[JURIST] British Prime Minister Tony Blair [official profile; JURIST news archive] said Sunday in an op-ed [text] published in the Sunday Times that the country has chosen to protect the civil liberties of foreign nationals over national security and therefore could not blame the government for last week's reported disappearance of three terror suspects [JURIST report]. Pointing to a series of court rulings favoring foreign suspects, he wrote:
Over the past five or six years, we have decided as a country that except in the most limited of ways, the threat to our public safety does not justify changing radically the legal basis on which we confront this extremism.
Their right to traditional civil liberties comes first. I believe this is a dangerous misjudgment. This extremism, operating the world over, is not like anything we have faced before. It needs to be confronted with every means at our disposal. Tougher laws in themselves help, but just as crucial is the signal they send out: that Britain is an inhospitable place to practise this extremism.
The three terror suspects who disappeared had been subject to control orders [BBC backgrounder; JURIST news archive] under the Prevention of Terrorism Act [text] and are believed to have been planning attacks on British or US troops. UK Home Secretary John Reid said judges and critics of the government were responsible for the lack of tougher rules to prevent disappearances and said he would introduce new anti-terror measures before he steps down from his post in June.
[JURIST] Thousands of Pakistanis rallied outside the Supreme Court of Pakistan [official website] Saturday in support of Chief Justice Iftikhar Mohammed Chaudhry [official website; JURIST news archive], who returned to the court building for the first time since being suspended [JURIST report] by Pakistani President Pervez Musharraf [official website]. Saturday's crowd of about 5,000, including many lawyers, chanted "Go Musharraf, go" among other slogans. In a thinly-veiled speech directed at the president, Chaudhry told a seminar that an independent judiciary "is a strong bulwark against abuse of power and tyrannical rule" and added that "abuse of power often occurs in a system of governance where there is centralization of all power in one person or in one institution and that is dangerous."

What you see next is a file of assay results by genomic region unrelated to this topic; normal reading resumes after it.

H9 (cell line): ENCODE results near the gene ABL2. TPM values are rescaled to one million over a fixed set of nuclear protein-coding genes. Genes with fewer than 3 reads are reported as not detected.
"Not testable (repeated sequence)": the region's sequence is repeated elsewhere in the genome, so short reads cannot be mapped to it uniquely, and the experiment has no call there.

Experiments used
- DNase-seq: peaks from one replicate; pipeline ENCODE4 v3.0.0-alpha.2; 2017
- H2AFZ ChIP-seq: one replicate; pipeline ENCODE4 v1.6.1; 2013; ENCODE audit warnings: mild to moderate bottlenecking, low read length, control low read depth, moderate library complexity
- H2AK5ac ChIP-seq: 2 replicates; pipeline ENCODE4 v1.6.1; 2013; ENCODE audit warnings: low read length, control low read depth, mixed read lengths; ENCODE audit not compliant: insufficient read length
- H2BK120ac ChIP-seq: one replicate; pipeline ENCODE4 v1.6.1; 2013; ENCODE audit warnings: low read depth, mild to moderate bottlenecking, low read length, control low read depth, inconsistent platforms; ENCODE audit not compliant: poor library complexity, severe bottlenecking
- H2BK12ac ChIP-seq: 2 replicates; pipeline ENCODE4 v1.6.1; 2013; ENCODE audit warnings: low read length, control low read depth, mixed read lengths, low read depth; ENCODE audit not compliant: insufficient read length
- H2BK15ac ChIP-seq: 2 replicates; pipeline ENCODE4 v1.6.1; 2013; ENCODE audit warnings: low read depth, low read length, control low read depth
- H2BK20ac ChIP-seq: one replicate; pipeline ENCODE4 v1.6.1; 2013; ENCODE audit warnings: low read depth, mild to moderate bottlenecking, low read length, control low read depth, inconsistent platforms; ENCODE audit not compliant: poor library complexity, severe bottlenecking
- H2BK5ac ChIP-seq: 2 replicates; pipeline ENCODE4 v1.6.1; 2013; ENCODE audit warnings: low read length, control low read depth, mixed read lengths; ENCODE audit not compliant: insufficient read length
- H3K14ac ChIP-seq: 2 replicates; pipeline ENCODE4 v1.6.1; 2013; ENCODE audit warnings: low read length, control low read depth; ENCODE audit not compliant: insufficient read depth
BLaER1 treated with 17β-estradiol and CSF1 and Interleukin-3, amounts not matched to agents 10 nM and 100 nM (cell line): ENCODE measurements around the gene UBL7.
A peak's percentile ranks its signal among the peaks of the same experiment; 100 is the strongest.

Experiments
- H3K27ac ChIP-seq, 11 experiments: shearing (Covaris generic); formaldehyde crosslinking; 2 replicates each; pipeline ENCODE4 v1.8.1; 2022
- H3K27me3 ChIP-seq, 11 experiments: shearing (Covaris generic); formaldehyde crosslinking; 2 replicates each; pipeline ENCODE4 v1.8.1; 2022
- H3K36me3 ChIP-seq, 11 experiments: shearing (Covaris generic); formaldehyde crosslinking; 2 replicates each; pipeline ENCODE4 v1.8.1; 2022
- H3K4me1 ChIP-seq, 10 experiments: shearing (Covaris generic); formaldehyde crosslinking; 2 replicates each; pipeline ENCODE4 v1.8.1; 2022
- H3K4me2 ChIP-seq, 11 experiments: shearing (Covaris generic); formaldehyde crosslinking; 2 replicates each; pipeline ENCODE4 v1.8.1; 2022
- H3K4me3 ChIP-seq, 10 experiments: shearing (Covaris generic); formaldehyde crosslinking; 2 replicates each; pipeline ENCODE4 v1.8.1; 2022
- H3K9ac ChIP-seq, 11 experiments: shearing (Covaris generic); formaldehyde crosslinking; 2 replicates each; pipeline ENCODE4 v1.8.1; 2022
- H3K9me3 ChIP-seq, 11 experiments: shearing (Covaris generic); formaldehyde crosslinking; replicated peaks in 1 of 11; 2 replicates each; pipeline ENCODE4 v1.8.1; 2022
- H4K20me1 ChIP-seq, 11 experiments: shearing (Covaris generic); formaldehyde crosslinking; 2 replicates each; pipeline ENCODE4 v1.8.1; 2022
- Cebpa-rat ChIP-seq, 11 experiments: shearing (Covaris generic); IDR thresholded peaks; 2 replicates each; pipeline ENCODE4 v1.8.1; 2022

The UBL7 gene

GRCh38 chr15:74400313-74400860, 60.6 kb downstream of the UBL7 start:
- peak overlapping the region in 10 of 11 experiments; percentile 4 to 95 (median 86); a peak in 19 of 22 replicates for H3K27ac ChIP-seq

Musharraf suspended Chaudhry on March 9 "after receiving numerous complaints and serious allegations for misconduct, misuse of authority and actions prejudicial to the dignity of office of the Chief Justice of Pakistan." Many Pakistani lawyers and opposition leaders believe Chaudhry's suspension was an indirect bid by Musharraf to continue his eight-year rule in an election year. AP has more. AFP has additional coverage.
[JURIST] Ukrainian political rivals [JURIST report] President Viktor Yushchenko [official website; JURIST news archive] and Prime Minister Viktor Yanukovych [BBC profile] agreed Sunday to hold elections on September 30 in a move intended to end an escalating constitutional crisis in the country. Repeating a call [JURIST report] made earlier this year, Yushchenko said the constitutional confrontation which almost led to violence earlier this week as both men struggled for control of key interior ministry troops [JURIST report] showed that the country's constitution itself needed to be changed: "This is a major problem, this makes one question whether the institutes are based on right principles, whether the balance is correct." In particular, Yushchenko said the country's Constitutional Court had failed to work and the Central Elections Commission had failed to guarantee proper elections. Interfax has more. BBC News has additional coverage.
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